Using only a handful of tactics, we recently were able to get 10,000 people to check out our product. Here is how we did it.
As I was wrapping up the sale of the Prosperio platform, I was anxious to sink my teeth into a new project. A friend, Robert Kiraz, and I always talked about collaborating and finally decided to take the plunge.
Robert and I share similar perspectives on early product and market development. In fact, his company, Leanometry, helps clients determine a minimum viable product of any idea and bring it to market in four weeks. Drawing from our combined knowledge and network we brought together a small team split evenly between product and marketing rolls. Our goal: come up with a winning product and bring it to market quickly.
We brainstormed late into the evenings at Cross Campus in the heart of Santa Monica’s booming tech scene. After talking for hours about authors and online-content creators, we came up with the idea of Sharewalla.
Sharewalla helps to fill the “marketing gap” that now exists for self-published authors or content creators. Historically, book-publishing companies helped authors with marketing and distribution, but Amazon changed this by making it easy for authors to self-publish. The problem is that although self-publishing has its benefits, it also means that now authors are responsible for marketing their books.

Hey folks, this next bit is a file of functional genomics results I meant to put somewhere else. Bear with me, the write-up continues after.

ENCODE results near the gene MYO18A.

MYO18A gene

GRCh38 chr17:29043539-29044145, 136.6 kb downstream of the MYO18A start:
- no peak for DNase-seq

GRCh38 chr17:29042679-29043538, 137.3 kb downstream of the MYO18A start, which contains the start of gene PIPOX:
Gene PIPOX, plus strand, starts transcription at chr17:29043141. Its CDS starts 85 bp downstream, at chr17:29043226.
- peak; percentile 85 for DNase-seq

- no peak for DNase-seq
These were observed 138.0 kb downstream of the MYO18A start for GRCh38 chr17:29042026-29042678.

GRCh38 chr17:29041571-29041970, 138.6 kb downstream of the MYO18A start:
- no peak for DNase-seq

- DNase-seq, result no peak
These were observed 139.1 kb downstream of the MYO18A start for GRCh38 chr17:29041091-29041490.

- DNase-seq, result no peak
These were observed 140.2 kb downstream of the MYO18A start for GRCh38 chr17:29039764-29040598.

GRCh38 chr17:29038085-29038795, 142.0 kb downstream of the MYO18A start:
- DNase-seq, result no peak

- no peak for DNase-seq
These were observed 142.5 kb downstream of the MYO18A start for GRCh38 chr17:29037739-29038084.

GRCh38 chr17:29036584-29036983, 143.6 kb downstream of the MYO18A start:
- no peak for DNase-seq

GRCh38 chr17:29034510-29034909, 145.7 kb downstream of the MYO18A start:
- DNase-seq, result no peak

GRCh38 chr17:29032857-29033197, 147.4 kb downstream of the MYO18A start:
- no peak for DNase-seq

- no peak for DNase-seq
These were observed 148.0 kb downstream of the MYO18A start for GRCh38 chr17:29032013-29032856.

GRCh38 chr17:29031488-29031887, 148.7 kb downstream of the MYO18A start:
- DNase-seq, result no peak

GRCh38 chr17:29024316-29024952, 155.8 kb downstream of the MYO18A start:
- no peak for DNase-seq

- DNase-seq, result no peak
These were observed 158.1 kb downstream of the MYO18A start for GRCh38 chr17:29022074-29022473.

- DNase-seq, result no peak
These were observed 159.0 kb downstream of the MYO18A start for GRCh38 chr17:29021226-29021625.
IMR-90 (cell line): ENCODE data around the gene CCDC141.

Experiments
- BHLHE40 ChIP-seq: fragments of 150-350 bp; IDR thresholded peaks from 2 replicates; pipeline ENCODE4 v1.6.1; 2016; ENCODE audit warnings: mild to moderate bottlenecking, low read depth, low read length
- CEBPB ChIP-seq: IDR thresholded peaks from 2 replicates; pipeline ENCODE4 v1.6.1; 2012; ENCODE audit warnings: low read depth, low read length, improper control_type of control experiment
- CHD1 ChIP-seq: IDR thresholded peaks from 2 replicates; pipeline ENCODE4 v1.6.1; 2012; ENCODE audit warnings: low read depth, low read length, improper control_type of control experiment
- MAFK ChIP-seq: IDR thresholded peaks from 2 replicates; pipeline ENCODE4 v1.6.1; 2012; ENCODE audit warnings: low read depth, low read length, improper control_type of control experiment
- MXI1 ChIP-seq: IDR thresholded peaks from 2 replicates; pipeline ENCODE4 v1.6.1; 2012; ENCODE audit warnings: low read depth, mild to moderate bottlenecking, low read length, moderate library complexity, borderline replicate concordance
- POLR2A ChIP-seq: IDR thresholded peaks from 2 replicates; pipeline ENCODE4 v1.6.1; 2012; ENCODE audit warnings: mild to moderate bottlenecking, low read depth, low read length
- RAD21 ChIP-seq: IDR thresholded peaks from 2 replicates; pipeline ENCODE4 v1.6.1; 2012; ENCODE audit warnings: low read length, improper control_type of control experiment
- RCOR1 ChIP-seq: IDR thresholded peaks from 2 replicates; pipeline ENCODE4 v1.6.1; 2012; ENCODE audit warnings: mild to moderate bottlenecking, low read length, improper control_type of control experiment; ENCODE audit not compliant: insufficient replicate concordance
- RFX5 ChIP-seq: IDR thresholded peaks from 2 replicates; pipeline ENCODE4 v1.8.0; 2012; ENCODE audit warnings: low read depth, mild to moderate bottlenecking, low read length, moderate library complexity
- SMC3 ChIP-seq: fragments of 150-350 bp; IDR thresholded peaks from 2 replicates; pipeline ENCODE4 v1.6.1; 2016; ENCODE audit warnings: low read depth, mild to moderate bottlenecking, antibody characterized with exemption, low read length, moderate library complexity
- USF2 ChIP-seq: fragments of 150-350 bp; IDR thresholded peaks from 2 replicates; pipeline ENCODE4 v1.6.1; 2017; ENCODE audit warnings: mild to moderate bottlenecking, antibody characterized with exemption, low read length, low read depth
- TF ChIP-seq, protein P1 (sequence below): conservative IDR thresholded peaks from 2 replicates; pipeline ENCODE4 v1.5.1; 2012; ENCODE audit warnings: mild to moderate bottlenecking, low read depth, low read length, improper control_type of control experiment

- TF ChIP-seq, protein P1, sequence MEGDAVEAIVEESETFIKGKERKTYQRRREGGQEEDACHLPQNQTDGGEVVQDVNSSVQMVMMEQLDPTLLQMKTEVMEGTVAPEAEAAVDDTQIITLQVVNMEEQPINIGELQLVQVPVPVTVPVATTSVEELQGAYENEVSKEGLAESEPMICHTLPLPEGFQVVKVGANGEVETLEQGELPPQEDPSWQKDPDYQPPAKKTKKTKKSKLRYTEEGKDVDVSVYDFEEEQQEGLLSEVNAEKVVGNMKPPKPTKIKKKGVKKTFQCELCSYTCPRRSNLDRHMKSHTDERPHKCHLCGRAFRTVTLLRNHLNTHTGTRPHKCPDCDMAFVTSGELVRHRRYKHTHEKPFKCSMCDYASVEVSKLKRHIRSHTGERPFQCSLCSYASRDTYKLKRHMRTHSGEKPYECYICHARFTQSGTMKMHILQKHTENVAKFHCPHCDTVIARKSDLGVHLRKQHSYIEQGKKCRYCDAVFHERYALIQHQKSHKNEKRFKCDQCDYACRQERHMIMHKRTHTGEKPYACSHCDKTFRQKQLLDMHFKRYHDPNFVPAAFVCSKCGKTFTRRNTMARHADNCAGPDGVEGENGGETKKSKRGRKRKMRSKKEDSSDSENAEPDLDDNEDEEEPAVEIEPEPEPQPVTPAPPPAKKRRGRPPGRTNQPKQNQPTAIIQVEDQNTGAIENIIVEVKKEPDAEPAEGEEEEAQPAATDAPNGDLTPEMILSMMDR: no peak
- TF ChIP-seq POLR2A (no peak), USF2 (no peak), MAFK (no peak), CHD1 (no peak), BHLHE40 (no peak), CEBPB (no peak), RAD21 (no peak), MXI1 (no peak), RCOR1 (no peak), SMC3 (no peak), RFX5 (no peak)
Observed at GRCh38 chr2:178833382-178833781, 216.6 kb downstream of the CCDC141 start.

Since marketing is often times not an author’s core competency, we thought that adding value in that area is a big business opportunity. Initially we imagined an all-encompassing tool that would that would allow for content creators to both market and sell their content through one simple system.
However, after a bit of competitive research we narrowed the features down and determined that Sharewalla would be a tool that requires viewers to tweet about content for access.
We had the first version of Sharewalla after six weeks and, in typical startup fashion, we launched to zero users. This is generally a bad idea because it puts the most expensive part of the business, product development, ahead of the riskiest part of the business, the market.